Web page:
My grandmother has been making these rolls since I was tiny. And her grandmother before her.
My mom and my sister have made a few changes to this recipe over the years, so I have noted where we all differ.
They also have the rising and baking down to a science. My mom can even get the rolls to the point where they just need 5-10 minutes in the oven after a two hour drive to Clarksville, Arkansas. She bakes them until they are “almost done but still a little doughy” and then covers them with towels, throws them in the car and we are on our way.
We always make what seems to be an insane amount of these rolls and there is nothing quite like a yummy little tray of roll sandwiches the day after Thanksgiving. We slice them in half, put a little turkey or ham on them, toast them and add a fresh cranberry relish for a tiny bite of leftover perfection.
One year, we ate all the rolls on Thanksgiving Day, so my mom went ahead and made more the next day, because she couldn’t bear to eat the other leftovers without rolls.
Grandmother’s Homemade Rolls
1 cup boiling water
1 cup lukewarm water
1/2 cup butter (or margarine if you are my mother or 1 cup shortening if you are my Grandmother)
1/2 cup sugar
1 Tablespoon salt
2 packages yeast (just under 2 Tablespoons yeast)
6 cups flour
1/2 to 1 cup butter for rolling out rolls
Make the roll dough the night before your holiday dinner.
1. Dissolve sugar, salt and butter in boiling water. Allow to cool.
2. Dissolve yeast in lukewarm water.
3. Add first water mixture to yeast mixture after it has cooled.
(Steps 1-3 can be speeded up by melting the butter, adding it to 2 cups lukewarm water instead of 1 cup boiling water. Then you can add sugar and salt and you don’t have to wait as long for this mixture to cool before adding the yeast to it to dissolve it.)
4. Add 3 cups of flour and beat with a mixer or in the bowl of a standing mixer.
5. Add 2 eggs and beat again.
6. Add enough of the last 3 cups of the flour to make dough stiff but still a little sticky)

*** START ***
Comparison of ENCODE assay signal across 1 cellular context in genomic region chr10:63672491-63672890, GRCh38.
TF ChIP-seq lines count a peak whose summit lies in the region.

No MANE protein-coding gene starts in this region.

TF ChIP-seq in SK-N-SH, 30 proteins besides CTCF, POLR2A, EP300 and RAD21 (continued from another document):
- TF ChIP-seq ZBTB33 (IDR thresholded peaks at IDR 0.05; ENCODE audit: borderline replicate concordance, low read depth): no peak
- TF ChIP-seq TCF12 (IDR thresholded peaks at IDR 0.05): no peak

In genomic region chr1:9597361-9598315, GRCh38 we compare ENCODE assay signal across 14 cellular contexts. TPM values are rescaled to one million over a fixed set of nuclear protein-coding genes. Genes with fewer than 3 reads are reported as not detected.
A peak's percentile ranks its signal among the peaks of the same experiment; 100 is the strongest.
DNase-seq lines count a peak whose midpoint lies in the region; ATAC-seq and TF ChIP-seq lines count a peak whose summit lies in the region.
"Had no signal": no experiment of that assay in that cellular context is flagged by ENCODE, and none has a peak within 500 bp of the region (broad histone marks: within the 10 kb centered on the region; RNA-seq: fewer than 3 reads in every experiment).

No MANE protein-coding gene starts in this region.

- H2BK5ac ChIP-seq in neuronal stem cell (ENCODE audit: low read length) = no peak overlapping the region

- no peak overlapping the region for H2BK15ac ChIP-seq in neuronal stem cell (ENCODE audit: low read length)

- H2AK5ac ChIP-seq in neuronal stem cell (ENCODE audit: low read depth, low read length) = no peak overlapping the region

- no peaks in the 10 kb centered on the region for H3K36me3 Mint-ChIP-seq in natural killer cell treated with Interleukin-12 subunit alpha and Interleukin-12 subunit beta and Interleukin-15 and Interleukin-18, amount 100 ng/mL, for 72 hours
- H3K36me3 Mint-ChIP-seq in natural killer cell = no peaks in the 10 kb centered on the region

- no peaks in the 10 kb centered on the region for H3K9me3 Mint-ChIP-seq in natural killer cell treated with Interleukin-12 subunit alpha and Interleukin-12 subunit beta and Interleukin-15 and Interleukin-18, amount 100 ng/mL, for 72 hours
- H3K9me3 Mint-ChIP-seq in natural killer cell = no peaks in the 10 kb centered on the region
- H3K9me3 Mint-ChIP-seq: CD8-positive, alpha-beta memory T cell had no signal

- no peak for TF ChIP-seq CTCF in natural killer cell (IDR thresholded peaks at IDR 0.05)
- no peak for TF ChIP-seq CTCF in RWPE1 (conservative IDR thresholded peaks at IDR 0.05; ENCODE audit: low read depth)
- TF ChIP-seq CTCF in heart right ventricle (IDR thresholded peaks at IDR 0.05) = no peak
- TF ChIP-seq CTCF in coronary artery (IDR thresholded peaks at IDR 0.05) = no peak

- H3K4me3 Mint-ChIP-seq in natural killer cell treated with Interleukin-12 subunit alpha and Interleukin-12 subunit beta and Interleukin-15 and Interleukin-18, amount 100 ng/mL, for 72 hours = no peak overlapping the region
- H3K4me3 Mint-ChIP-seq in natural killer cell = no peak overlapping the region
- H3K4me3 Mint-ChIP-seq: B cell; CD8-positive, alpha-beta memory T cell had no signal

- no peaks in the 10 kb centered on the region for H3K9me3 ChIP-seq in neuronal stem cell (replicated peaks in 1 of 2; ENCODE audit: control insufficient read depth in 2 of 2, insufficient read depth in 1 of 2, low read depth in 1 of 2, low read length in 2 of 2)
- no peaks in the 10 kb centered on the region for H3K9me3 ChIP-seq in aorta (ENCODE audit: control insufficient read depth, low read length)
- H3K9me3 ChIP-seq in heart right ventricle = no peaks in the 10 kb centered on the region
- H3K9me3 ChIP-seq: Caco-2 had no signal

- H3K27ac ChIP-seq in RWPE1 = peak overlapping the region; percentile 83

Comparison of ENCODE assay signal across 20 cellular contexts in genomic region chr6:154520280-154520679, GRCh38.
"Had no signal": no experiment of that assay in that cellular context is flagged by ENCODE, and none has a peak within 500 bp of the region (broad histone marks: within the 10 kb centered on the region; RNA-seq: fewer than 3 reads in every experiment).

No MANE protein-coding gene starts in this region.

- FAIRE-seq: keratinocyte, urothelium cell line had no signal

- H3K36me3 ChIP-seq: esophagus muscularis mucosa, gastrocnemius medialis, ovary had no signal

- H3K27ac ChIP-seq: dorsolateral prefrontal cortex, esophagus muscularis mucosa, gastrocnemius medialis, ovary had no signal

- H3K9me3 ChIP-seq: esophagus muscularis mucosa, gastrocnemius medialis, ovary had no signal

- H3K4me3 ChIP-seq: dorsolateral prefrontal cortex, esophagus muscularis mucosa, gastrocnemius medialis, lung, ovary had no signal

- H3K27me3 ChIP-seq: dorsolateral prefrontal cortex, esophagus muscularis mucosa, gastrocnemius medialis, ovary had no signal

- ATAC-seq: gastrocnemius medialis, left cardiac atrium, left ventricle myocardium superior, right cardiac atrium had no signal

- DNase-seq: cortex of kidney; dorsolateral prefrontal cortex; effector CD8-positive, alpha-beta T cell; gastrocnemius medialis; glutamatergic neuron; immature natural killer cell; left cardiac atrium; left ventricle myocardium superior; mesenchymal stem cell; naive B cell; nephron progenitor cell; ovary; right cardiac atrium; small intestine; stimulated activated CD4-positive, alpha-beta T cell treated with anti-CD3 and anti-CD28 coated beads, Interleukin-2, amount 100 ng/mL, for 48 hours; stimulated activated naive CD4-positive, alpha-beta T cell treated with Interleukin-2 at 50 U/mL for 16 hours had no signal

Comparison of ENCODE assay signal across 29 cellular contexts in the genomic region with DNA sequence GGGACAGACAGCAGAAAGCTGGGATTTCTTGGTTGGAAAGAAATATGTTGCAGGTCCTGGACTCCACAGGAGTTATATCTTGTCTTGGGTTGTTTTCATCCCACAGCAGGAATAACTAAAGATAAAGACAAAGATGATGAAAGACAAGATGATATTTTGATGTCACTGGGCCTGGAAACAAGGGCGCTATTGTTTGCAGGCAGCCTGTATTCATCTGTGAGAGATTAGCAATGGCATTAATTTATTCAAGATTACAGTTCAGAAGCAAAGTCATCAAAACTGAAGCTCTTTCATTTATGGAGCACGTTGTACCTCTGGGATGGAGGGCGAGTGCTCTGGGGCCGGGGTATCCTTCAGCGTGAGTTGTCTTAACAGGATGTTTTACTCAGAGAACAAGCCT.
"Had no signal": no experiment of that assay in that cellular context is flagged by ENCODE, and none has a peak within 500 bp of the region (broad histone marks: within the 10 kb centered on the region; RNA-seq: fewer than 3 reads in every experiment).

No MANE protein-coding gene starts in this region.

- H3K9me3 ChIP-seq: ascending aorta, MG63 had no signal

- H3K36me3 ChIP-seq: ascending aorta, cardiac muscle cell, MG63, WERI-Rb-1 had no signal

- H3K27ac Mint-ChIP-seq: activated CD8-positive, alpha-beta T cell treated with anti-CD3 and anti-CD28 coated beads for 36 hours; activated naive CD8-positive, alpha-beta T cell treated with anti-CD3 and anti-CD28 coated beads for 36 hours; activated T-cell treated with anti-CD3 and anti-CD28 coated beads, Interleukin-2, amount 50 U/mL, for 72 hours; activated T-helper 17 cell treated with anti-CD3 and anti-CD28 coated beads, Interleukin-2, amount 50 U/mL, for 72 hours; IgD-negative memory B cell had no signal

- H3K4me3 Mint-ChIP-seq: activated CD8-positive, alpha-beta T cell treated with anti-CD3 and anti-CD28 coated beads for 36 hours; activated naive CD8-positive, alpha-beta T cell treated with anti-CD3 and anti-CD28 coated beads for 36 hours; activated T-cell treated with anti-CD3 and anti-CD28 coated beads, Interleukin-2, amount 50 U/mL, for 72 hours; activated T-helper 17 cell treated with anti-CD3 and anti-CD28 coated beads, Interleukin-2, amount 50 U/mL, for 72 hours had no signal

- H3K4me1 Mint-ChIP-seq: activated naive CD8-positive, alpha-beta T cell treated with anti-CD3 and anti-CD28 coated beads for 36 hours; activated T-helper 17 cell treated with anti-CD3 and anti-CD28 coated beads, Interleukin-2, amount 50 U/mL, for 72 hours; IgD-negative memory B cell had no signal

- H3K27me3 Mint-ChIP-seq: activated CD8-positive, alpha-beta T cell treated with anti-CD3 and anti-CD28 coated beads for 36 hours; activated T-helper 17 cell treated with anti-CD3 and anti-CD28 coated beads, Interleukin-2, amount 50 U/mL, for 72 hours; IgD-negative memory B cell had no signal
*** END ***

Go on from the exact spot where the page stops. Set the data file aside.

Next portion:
7. Cover with a towel and put in the refrigerator overnight.
Directions for rolling out rolls:
This process is made much easier by having a helper who will pick up the rolled out rolls and dip them in butter for you.
1. Melt 1/2 cup butter and pour it into a large cake pan. Set pan on a plate (or any object) so that it is at an incline toward you and the butter runs down to the bottom.
2. On a floured surface roll out about half of the dough. It will require a lot of flour and quick rolling because it shrinks back fast.
3. With a floured plastic child’s cup (what we use at our house) or a biscuit cutter, cut out rolls in circles. As you are cutting, pick up (or ask someone else to pick up) each roll and dip it the pile of butter and then gently fold it in half and press it in place In the top corner of the pan. Repeat this with all the rolls, forming rows going up and down the pan. There is not really space between the rolls, but they are not crammed together either. They will rise together and bake all together but they are easy to break off. Melt more butter if needed.
4. Allow rolls to rise for about 45 minutes. If you need them to rise for longer because the turkey is still in the oven, you can set them in a cool place (or put them in the garage on top of the deep freeze is what we do at our house). If you need them to rise faster, place them on top of the warm oven. Bring the rolls back in the house though a few minutes before they go in the oven so they can come back to room temperature.
5. Bake 10-15 minutes at 400 degrees F or until just browned.
Serve your rolls warm. We put them in a basket wrapped in a towel.
I promise you oohs and ahhs like crazy if you serve these rolls to your family for the first time. Sometimes I will get a wild hair and make them in the middle of the year, not at Easter, Thanksgiving or Christmas, and people go cuckoo for them. Literally. Cuckoo for these rolls.
PS Here is my whole Thanksgiving Menu!